Long after the stardom, another twist: Mark Lester was the child star of Oliver] who asked for more but never got it. Now he's starting a new career as an osteopath. He talks to Martin Whittaker

MARK LESTER was the Macaulay Culkin of his day. He shot to international fame at the age of 10 in the title role of the 1968 film Oliver], made a fortune, travelled the world, and was mobbed by teenage fans.

FILM / Director's cut: Renny Harlin on Nicolas Roeg's Don't Look Now

THIS is a very silly example because it has nothing to do with my movies, but the first scene that pops into my mind is the love-making scene in Nicolas Roeg's Don't Look Now. It's a scene that had a very strong impact on me because of the unusual way it was shot and edited. It's not unusual today; today everything has been done or tried. But when I first saw it, when I was about 13 years old, it really blew my mind. Donald Sutherland and Julie Christie are making love, and it has been intercut with them getting ready to go out and putting their clothes on. It was a very unusual and beautiful way of shooting a love scene. Powerful and tender, and at the same time artful and non-exploitative. That to me said, hey, here's a film-maker who's an artist and has an idea behind what he's doing. There's always the pedestrian way of doing things and having a vision behind things. I always hoped that in my movies I'd be able to do that kind of concept thing, instead of doing things the pedestrian way.

OPERA / Heaven can wait: Stephen Johnson on Jonathan Harvey's Inquest of Love at the ENO

WE ALL know that one man's meat is another man's poison. Could it be equally true that one man's Heaven is another man's Hell? Jonathan Harvey loves the idea of eternity as a kind of cosmic son et lumiere - bathed, no doubt, in those floating pastel shades beloved by all true Steinerians. Others may think he's welcome to it, that it's struggle and pain that give meaning to fulfilment, and that without them even eternal bliss may begin to pall after a while.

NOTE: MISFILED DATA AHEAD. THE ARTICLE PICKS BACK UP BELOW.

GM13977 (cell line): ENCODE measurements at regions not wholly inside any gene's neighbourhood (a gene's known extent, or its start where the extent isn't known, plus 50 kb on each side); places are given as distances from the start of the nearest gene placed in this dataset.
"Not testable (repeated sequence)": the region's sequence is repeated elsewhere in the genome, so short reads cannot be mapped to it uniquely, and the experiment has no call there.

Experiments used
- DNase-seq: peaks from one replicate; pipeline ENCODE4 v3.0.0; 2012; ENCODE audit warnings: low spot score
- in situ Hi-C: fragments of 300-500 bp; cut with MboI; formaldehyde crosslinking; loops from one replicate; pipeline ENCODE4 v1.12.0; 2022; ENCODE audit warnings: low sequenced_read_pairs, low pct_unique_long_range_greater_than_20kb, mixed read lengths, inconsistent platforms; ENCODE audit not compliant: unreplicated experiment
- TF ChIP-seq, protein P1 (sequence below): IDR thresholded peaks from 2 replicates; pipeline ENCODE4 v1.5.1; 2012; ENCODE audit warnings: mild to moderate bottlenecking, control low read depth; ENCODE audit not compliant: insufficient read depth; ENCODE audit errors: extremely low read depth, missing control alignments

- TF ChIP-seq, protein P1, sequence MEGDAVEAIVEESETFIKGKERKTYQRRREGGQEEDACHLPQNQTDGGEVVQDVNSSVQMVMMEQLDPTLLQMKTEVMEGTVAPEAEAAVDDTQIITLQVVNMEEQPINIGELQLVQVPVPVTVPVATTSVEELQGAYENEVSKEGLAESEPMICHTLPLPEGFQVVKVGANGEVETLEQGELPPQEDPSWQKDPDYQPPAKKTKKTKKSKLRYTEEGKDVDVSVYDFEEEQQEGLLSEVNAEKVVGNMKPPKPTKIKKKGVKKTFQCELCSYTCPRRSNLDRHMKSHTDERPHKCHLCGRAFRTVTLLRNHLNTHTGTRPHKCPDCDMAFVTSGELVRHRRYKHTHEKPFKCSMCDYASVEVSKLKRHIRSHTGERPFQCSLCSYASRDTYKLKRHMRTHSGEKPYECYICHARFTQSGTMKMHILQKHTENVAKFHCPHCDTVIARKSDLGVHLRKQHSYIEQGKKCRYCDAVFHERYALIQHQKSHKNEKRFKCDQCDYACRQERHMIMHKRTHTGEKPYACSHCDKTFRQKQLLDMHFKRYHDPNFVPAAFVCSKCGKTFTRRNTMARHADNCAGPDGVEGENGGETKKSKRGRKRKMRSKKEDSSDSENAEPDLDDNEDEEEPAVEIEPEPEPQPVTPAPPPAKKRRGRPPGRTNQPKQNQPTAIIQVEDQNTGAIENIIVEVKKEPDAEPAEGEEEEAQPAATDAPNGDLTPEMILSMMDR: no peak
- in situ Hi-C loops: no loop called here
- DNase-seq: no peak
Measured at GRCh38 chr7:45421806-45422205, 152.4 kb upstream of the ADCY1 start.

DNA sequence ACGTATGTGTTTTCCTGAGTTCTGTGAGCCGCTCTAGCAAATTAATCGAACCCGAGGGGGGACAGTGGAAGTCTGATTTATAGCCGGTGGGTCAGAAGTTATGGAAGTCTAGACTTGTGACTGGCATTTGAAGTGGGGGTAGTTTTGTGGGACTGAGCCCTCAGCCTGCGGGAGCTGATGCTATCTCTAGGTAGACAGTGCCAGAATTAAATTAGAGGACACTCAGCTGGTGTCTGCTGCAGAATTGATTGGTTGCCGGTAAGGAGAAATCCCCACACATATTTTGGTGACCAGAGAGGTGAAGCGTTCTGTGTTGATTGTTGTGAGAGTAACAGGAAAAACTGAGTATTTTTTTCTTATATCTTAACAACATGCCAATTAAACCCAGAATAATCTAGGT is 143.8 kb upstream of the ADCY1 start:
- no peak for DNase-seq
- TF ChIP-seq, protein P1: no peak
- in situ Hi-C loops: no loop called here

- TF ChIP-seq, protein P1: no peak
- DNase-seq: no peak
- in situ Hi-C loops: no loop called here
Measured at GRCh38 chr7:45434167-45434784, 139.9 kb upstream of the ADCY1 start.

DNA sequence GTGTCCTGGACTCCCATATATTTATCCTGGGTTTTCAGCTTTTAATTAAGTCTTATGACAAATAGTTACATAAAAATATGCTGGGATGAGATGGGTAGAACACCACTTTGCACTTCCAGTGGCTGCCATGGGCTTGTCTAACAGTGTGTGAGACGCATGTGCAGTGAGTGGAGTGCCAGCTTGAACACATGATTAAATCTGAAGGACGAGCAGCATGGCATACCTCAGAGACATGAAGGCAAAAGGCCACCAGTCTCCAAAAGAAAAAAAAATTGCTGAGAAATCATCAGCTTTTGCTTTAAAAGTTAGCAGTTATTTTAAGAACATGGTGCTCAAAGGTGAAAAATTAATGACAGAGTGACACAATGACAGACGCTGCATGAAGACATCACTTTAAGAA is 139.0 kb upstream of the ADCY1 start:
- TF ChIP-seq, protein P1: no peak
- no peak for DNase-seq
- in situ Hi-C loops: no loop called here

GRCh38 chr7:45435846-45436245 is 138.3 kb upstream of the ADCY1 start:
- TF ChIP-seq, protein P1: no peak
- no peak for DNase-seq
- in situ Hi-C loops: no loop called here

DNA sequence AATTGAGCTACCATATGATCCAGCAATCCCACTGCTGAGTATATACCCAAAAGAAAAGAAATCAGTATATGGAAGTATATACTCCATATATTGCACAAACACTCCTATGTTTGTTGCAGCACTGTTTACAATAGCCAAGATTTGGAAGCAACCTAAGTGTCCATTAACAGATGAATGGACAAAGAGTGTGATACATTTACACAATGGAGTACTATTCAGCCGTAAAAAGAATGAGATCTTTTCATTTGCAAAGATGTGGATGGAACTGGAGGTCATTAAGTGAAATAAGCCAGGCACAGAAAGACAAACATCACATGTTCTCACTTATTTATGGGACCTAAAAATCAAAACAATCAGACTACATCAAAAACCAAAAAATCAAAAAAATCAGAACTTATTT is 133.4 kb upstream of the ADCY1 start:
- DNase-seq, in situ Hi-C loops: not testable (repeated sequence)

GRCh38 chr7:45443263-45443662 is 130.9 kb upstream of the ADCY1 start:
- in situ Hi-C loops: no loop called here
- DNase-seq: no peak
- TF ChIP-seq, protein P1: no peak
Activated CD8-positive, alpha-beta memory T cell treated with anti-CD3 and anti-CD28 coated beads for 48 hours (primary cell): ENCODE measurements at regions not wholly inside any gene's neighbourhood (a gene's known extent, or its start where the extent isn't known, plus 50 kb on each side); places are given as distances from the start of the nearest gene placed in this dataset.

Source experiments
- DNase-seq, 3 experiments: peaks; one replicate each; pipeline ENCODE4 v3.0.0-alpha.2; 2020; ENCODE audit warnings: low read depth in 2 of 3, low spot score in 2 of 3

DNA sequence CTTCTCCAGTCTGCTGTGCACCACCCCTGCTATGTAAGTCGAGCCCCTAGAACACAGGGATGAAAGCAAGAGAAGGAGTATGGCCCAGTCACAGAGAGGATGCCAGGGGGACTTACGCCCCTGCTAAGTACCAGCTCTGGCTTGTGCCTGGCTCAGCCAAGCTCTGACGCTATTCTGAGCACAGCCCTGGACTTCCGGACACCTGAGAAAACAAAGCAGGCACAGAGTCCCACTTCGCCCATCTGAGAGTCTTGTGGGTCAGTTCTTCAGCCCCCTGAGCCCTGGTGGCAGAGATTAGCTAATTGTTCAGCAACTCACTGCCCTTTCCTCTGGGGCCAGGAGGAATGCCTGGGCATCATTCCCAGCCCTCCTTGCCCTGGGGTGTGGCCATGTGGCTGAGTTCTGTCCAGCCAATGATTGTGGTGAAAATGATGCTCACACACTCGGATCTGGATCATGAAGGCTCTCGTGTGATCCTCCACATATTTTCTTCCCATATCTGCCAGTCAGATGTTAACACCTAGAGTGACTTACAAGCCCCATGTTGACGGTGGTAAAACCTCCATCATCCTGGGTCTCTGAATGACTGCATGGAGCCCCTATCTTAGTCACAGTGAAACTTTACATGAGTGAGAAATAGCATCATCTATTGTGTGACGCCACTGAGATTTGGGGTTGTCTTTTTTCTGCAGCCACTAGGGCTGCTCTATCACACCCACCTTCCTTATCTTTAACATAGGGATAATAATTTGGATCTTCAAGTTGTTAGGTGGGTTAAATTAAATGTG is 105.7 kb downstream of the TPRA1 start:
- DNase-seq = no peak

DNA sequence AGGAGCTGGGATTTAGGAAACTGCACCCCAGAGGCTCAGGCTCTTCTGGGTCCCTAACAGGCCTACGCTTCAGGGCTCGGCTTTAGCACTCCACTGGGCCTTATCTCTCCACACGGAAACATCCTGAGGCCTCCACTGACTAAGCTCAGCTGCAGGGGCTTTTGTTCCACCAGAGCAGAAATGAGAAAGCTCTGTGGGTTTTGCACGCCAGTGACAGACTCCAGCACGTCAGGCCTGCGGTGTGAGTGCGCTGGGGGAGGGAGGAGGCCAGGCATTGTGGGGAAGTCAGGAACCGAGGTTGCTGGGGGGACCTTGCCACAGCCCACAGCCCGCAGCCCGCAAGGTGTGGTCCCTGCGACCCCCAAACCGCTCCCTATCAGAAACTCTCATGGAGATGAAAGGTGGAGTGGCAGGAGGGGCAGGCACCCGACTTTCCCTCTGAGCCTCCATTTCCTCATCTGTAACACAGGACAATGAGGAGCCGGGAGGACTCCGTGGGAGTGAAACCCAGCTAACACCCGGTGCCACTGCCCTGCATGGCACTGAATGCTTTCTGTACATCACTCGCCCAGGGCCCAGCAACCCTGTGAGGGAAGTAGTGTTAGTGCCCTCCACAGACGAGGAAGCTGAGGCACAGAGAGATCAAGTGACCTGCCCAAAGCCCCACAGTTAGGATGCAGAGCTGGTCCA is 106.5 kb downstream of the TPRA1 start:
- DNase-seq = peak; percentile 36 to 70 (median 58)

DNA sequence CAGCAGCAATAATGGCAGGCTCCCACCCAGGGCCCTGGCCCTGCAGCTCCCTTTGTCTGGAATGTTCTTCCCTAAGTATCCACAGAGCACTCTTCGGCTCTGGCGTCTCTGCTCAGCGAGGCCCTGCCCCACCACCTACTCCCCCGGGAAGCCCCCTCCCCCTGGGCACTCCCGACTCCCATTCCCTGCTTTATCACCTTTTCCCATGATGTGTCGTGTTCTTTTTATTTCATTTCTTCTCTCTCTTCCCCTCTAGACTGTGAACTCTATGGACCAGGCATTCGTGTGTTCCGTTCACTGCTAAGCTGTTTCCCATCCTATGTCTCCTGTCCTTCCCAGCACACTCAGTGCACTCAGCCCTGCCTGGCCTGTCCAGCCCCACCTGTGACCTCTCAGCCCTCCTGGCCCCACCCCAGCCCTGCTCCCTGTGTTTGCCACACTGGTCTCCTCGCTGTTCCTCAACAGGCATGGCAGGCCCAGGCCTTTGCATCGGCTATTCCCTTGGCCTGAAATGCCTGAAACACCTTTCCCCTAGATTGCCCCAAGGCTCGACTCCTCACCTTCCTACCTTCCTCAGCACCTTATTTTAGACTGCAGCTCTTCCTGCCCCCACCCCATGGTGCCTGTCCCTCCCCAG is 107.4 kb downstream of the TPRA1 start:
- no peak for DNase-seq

RADIO / Too much of a good thing

THEY WERE in love. In the soft warmth of an Indian night he asked her to marry him. At the water's edge, the ancient marble palace shimmering behind them, they glimpsed a boat gliding across the lake. It contained all that was needed to complete their rapture. Beneath a white parasol reclined a lady all in pink . . . Hang on, just a minute. Pink? Not the very famous lady in pink? And yes, indeed it was she, the queen of romance in person, come to bless their union, Barbara Cartland herself.

FILM / All white on the night: In the first of a short series on seasonal themes, Sheila Johnston considers snow in the movies, and offers a how-to guide

Nobody ever said that there's no business like snow business. In Christopher Guest's Hollywood spoof The Big Picture, the bright young film-maker played by Kevin Bacon arrives in Hollywood with a sombre emotional drama set in a snow-locked country cabin. But, as compromise closes in on him, it becomes clear that his idea stands . . . well, a snowflake's chance in hell. The studio's D- boys and girls hone the script into something more commercially acceptable, and his concept melts away into Beach Nuts, a bikini- clad comedy.

THEATRE / PFacing up to the truth: Paul Taylor reviews Billy Liar at the Oxford Playhouse.

As we know from film of the period, life in the north of England in the late 1950s was conducted exclusively in dingy black-and-white. Colour, like the principle of international modernism or the idea of having dinner in the evening, had yet to be invented up there. So, once you've read the book and seen the film, it's always a slight shock to be confronted with a polychrome version of Billy Liar, many though these have been over the years.